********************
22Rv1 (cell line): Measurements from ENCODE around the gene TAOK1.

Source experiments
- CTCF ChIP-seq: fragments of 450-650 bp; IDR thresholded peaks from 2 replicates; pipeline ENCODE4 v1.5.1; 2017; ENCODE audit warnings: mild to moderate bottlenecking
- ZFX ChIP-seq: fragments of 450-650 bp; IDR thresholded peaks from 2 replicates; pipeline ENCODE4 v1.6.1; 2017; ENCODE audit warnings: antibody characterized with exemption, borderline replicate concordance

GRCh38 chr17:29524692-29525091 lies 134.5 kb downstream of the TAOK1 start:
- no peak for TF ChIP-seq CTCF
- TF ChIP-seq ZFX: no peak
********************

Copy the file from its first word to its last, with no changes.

22Rv1 (cell line): Measurements from ENCODE around the gene TAOK1.

Source experiments
- CTCF ChIP-seq: fragments of 450-650 bp; IDR thresholded peaks from 2 replicates; pipeline ENCODE4 v1.5.1; 2017; ENCODE audit warnings: mild to moderate bottlenecking
- ZFX ChIP-seq: fragments of 450-650 bp; IDR thresholded peaks from 2 replicates; pipeline ENCODE4 v1.6.1; 2017; ENCODE audit warnings: antibody characterized with exemption, borderline replicate concordance

GRCh38 chr17:29524692-29525091 lies 134.5 kb downstream of the TAOK1 start:
- no peak for TF ChIP-seq CTCF
- TF ChIP-seq ZFX: no peak